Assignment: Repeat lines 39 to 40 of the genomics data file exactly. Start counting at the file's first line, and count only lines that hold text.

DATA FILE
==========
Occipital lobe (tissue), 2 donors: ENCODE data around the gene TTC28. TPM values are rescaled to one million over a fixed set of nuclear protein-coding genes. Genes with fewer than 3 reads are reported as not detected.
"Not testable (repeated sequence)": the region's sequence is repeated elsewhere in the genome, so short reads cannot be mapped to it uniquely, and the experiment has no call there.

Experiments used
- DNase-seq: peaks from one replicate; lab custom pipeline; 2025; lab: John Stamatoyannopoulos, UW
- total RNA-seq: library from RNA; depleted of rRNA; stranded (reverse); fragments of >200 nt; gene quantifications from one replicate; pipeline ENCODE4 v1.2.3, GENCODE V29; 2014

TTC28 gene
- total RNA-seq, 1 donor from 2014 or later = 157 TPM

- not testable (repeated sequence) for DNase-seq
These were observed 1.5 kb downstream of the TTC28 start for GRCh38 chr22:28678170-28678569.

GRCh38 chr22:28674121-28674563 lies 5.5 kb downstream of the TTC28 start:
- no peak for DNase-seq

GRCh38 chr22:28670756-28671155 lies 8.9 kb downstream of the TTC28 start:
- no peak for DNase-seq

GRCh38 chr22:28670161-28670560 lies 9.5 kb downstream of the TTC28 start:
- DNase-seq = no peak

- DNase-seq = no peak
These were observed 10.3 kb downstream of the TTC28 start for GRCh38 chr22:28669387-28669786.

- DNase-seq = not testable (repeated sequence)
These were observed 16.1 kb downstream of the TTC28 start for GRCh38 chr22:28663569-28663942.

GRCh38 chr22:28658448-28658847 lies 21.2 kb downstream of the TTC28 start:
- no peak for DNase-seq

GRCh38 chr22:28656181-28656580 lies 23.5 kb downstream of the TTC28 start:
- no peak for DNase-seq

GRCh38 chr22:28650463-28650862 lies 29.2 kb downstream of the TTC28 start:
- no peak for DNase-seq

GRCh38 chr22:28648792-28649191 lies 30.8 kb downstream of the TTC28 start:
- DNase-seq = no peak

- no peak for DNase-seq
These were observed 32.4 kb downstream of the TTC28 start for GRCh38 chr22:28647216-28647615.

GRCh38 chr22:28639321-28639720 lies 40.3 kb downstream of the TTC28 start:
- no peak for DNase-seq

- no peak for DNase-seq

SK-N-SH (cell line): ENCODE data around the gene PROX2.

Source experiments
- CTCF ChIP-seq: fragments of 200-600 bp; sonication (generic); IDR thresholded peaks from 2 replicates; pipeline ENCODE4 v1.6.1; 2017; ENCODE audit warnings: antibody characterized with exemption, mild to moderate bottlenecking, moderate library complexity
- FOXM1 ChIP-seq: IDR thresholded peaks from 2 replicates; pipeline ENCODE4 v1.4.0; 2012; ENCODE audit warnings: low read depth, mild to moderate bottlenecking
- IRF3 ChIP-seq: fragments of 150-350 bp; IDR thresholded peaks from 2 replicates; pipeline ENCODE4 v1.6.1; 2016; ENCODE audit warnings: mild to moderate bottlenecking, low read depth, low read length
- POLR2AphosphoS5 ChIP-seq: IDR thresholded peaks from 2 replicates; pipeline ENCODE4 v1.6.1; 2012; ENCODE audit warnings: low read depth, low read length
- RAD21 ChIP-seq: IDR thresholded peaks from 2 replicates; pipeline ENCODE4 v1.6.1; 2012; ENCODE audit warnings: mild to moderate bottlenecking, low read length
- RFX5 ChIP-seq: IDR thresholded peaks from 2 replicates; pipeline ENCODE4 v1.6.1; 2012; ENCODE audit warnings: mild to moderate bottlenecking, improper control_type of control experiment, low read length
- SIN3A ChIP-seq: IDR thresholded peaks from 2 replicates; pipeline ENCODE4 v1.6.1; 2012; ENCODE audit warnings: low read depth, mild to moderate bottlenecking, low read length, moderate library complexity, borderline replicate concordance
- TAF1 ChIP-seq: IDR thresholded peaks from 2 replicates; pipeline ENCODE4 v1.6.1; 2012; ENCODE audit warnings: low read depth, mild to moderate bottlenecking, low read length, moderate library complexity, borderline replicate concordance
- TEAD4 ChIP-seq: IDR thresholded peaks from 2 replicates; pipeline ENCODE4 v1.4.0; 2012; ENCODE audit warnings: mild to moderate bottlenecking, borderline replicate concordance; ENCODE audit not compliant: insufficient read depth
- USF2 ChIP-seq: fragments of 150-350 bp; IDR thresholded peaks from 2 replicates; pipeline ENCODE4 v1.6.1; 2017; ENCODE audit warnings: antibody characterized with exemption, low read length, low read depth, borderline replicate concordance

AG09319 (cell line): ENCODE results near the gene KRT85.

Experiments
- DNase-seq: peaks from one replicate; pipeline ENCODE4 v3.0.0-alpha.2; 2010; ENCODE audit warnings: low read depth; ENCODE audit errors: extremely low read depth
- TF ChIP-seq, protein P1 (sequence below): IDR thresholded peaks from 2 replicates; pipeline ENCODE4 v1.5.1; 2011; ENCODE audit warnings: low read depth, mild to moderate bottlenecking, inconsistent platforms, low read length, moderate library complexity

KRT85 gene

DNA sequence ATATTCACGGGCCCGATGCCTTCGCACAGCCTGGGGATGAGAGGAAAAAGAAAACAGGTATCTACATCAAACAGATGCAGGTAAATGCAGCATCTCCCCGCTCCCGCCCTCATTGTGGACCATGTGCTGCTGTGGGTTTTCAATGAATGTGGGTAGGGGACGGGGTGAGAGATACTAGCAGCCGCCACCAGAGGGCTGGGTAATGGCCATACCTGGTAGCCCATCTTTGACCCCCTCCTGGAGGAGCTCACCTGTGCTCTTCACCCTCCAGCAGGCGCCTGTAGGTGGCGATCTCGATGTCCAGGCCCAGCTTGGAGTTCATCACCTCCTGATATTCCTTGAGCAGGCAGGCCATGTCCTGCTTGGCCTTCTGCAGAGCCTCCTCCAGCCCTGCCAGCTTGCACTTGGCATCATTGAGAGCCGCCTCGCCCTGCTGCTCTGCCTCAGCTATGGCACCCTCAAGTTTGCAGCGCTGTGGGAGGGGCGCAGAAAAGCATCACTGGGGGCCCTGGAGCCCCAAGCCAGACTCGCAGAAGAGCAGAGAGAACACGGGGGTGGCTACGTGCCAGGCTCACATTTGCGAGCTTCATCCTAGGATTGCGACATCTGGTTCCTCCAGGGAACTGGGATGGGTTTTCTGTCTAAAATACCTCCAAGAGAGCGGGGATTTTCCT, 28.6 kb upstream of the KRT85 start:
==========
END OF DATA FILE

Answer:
- RAD21 ChIP-seq: IDR thresholded peaks from 2 replicates; pipeline ENCODE4 v1.6.1; 2012; ENCODE audit warnings: mild to moderate bottlenecking, low read length
- RFX5 ChIP-seq: IDR thresholded peaks from 2 replicates; pipeline ENCODE4 v1.6.1; 2012; ENCODE audit warnings: mild to moderate bottlenecking, improper control_type of control experiment, low read length